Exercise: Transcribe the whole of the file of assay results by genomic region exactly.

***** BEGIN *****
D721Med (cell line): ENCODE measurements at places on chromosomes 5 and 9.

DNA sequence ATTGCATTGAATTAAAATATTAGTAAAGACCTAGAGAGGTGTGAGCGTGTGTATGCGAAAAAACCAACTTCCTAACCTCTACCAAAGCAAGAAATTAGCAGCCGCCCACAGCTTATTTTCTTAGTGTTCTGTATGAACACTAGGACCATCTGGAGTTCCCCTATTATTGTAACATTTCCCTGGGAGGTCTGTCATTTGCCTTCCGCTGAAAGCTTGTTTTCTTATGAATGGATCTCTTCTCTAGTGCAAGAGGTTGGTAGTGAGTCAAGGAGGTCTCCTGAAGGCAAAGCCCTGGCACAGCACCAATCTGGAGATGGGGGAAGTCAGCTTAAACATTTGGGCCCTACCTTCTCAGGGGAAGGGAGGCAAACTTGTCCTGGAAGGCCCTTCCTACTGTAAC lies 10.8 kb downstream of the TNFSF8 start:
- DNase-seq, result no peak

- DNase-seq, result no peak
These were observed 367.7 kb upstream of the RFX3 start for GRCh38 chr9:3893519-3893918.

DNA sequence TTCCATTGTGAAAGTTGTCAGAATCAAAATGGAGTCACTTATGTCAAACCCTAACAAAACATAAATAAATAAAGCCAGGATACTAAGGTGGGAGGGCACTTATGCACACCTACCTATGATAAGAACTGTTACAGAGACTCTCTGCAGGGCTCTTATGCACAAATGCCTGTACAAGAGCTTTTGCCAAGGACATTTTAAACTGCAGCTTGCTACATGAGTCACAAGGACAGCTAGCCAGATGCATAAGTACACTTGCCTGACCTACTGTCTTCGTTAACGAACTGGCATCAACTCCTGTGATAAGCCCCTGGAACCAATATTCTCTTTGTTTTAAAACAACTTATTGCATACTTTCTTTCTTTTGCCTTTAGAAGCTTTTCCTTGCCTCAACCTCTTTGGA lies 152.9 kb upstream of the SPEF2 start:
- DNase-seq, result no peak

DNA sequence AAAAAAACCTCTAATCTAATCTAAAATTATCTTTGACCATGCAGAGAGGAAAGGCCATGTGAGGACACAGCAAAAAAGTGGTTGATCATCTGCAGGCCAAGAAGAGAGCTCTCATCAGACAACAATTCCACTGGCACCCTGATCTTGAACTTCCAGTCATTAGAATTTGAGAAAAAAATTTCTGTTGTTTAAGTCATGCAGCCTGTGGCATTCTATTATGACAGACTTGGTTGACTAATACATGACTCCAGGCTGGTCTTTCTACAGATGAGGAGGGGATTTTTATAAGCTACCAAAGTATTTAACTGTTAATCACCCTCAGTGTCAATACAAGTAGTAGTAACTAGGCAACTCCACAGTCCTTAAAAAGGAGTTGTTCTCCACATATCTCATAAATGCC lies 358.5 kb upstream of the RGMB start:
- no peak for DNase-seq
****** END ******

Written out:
D721Med (cell line): ENCODE measurements at places on chromosomes 5 and 9.

DNA sequence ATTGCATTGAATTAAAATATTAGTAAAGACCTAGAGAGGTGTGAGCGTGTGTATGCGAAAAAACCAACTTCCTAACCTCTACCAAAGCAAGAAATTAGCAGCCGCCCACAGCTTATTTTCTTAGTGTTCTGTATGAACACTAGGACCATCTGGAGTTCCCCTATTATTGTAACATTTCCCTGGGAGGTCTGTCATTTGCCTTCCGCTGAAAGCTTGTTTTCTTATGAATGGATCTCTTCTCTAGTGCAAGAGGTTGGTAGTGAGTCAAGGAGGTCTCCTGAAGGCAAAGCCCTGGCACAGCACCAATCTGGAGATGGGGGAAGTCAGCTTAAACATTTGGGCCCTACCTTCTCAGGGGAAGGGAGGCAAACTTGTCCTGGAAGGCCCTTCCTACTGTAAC lies 10.8 kb downstream of the TNFSF8 start:
- DNase-seq, result no peak

- DNase-seq, result no peak
These were observed 367.7 kb upstream of the RFX3 start for GRCh38 chr9:3893519-3893918.

DNA sequence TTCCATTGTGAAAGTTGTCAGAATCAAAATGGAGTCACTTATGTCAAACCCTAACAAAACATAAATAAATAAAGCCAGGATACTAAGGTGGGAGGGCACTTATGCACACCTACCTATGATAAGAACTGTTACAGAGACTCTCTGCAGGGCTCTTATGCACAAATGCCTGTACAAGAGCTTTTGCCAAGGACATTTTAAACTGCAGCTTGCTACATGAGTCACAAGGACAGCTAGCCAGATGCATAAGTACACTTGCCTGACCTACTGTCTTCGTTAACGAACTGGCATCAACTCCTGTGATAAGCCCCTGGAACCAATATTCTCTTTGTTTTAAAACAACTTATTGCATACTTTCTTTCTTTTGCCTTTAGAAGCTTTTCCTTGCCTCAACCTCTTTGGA lies 152.9 kb upstream of the SPEF2 start:
- DNase-seq, result no peak

DNA sequence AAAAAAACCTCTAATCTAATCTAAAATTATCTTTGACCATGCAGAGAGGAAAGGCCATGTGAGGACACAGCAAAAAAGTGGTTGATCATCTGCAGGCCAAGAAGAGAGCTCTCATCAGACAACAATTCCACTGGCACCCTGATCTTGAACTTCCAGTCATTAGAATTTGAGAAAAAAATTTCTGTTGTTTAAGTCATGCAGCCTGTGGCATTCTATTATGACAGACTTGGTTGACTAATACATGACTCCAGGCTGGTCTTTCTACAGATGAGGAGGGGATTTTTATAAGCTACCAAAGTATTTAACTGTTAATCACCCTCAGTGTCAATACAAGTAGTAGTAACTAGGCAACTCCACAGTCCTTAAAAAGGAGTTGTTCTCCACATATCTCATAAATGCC lies 358.5 kb upstream of the RGMB start:
- no peak for DNase-seq